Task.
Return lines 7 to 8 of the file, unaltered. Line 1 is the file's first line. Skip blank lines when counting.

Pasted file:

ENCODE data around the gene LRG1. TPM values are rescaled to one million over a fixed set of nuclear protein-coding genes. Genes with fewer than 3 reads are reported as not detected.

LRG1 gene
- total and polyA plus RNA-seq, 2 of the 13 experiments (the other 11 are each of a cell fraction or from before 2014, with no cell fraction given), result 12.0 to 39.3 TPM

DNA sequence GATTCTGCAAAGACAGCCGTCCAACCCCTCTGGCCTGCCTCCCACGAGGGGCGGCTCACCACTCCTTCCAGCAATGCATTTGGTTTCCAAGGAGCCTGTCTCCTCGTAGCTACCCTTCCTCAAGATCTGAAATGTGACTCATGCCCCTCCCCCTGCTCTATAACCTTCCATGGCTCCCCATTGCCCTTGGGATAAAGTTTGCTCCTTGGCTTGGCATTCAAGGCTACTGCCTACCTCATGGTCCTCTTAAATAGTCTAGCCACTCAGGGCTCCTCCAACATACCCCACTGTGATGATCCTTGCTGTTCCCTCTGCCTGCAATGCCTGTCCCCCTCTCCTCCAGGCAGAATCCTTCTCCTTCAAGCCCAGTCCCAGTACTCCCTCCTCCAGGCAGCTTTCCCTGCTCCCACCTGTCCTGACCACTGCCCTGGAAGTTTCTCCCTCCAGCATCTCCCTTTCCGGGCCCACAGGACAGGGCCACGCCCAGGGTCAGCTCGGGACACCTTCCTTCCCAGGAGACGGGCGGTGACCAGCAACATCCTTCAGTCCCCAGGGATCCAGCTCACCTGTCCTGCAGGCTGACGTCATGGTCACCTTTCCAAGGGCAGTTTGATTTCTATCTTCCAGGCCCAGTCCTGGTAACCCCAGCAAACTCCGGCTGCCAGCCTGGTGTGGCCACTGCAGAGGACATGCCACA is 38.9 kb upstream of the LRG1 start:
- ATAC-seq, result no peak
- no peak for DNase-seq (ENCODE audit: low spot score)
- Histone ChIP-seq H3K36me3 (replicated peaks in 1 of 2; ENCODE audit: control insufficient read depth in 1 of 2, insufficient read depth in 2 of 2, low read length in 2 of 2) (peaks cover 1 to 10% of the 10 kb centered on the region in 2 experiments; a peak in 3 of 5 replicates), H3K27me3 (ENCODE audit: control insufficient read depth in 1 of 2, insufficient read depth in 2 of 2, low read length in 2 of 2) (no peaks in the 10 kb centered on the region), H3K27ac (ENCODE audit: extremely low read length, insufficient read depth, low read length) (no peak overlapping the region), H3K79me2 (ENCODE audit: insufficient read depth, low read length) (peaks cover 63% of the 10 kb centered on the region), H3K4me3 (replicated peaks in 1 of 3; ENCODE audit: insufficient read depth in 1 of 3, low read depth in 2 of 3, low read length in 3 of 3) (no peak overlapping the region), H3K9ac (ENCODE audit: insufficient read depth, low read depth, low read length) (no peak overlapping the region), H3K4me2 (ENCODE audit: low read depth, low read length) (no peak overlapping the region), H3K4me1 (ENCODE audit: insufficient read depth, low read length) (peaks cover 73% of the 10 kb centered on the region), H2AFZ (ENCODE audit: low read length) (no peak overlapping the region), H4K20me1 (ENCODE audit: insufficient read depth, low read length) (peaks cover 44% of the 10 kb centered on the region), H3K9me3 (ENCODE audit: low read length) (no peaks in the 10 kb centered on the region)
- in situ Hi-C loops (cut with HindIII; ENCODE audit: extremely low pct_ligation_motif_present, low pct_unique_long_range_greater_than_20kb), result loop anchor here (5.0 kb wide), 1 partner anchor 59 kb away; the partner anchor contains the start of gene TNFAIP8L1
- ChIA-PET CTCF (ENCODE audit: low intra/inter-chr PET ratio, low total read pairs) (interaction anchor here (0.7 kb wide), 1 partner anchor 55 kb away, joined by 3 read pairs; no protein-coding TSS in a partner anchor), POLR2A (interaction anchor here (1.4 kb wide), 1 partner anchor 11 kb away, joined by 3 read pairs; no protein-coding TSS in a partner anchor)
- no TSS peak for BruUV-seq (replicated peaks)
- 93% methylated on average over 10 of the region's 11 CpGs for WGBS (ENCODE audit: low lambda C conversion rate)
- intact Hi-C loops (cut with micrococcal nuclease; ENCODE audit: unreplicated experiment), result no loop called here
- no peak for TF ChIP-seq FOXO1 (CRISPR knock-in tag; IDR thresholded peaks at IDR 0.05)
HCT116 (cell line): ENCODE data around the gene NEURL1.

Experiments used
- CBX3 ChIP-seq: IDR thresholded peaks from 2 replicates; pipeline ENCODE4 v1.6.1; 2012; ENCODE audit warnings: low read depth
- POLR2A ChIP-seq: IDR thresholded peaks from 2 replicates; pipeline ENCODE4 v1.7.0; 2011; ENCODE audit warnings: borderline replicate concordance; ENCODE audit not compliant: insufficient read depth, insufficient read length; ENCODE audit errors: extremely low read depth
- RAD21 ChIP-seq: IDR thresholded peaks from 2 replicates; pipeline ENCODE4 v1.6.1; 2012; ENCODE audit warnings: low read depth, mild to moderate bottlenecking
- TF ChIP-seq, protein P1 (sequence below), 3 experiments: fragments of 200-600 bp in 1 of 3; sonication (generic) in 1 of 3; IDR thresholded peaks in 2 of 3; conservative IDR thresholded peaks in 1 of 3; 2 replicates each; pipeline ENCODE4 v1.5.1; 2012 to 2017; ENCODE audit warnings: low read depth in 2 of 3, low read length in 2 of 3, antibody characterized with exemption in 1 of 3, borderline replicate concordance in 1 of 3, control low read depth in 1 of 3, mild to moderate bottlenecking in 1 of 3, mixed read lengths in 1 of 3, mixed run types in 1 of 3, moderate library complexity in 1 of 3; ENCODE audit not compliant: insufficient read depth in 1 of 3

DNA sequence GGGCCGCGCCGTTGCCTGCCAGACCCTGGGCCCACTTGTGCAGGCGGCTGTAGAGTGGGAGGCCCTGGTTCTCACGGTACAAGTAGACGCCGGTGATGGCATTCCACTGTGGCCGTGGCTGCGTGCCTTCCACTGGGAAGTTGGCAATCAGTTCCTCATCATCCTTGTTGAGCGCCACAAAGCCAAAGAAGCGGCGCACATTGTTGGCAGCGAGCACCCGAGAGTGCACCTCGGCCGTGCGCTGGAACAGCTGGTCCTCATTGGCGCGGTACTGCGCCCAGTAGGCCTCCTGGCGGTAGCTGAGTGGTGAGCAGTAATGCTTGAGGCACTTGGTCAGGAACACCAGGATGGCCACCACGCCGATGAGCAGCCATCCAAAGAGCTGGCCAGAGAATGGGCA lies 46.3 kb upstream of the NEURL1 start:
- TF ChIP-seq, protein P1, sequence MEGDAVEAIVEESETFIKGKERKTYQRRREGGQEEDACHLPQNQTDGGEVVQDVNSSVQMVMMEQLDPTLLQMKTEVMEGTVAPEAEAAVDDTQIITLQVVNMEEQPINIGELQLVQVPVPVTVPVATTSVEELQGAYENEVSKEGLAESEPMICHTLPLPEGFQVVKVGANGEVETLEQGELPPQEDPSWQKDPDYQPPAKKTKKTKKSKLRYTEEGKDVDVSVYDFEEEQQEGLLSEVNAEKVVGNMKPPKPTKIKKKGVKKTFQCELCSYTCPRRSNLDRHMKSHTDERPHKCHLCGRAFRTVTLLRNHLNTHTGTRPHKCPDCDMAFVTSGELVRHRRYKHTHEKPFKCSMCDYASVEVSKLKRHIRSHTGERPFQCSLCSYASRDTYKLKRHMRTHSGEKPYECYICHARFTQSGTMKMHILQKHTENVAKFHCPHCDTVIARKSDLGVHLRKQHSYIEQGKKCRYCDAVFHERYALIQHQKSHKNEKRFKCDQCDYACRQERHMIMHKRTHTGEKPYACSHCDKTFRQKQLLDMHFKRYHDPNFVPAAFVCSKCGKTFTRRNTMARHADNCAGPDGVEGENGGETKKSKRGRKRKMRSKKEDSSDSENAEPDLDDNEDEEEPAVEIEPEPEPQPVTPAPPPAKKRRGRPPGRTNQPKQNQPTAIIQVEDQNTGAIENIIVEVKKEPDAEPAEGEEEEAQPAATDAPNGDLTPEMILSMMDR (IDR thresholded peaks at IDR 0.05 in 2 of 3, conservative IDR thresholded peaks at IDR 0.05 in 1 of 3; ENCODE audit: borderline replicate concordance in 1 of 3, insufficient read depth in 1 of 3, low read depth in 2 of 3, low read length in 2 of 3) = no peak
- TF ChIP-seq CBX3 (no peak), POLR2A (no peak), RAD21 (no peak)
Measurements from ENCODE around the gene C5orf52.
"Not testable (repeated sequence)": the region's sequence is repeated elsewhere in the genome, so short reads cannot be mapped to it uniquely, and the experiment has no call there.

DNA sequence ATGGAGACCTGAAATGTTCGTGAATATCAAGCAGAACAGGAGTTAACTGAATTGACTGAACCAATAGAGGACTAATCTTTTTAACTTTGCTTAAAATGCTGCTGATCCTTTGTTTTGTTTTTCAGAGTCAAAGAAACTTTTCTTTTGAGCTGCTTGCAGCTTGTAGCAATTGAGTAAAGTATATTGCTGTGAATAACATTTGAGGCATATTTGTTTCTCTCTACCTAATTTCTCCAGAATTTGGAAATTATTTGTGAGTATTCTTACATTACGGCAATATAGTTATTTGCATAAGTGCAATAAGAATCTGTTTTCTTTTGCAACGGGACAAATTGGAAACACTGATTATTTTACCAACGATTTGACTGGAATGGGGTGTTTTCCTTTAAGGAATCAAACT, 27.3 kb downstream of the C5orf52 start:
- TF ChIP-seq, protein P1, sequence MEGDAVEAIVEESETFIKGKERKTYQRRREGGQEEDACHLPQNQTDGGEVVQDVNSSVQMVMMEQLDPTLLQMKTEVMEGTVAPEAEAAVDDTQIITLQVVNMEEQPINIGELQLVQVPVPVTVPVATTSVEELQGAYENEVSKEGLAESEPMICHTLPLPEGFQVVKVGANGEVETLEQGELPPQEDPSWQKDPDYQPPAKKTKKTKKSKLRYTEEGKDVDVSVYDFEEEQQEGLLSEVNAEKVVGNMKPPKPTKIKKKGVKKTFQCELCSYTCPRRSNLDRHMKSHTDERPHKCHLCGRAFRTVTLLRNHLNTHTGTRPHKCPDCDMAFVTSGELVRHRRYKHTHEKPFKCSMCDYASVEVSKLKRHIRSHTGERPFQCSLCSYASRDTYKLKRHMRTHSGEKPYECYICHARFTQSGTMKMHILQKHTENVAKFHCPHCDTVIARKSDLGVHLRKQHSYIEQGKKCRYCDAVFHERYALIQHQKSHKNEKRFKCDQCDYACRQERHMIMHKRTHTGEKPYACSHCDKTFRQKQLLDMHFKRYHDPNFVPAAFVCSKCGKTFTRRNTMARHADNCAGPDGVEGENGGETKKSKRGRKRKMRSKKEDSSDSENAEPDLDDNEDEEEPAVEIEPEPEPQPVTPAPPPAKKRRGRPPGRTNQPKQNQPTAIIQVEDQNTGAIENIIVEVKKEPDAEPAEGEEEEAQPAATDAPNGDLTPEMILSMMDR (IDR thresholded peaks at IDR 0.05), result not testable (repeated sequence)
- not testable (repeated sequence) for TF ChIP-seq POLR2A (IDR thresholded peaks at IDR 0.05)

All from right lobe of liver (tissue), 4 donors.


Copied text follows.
- Histone ChIP-seq H3K36me3 (replicated peaks in 1 of 2; ENCODE audit: control insufficient read depth in 1 of 2, insufficient read depth in 2 of 2, low read length in 2 of 2) (peaks cover 1 to 10% of the 10 kb centered on the region in 2 experiments; a peak in 3 of 5 replicates), H3K27me3 (ENCODE audit: control insufficient read depth in 1 of 2, insufficient read depth in 2 of 2, low read length in 2 of 2) (no peaks in the 10 kb centered on the region), H3K27ac (ENCODE audit: extremely low read length, insufficient read depth, low read length) (no peak overlapping the region), H3K79me2 (ENCODE audit: insufficient read depth, low read length) (peaks cover 63% of the 10 kb centered on the region), H3K4me3 (replicated peaks in 1 of 3; ENCODE audit: insufficient read depth in 1 of 3, low read depth in 2 of 3, low read length in 3 of 3) (no peak overlapping the region), H3K9ac (ENCODE audit: insufficient read depth, low read depth, low read length) (no peak overlapping the region), H3K4me2 (ENCODE audit: low read depth, low read length) (no peak overlapping the region), H3K4me1 (ENCODE audit: insufficient read depth, low read length) (peaks cover 73% of the 10 kb centered on the region), H2AFZ (ENCODE audit: low read length) (no peak overlapping the region), H4K20me1 (ENCODE audit: insufficient read depth, low read length) (peaks cover 44% of the 10 kb centered on the region), H3K9me3 (ENCODE audit: low read length) (no peaks in the 10 kb centered on the region)
- in situ Hi-C loops (cut with HindIII; ENCODE audit: extremely low pct_ligation_motif_present, low pct_unique_long_range_greater_than_20kb), result loop anchor here (5.0 kb wide), 1 partner anchor 59 kb away; the partner anchor contains the start of gene TNFAIP8L1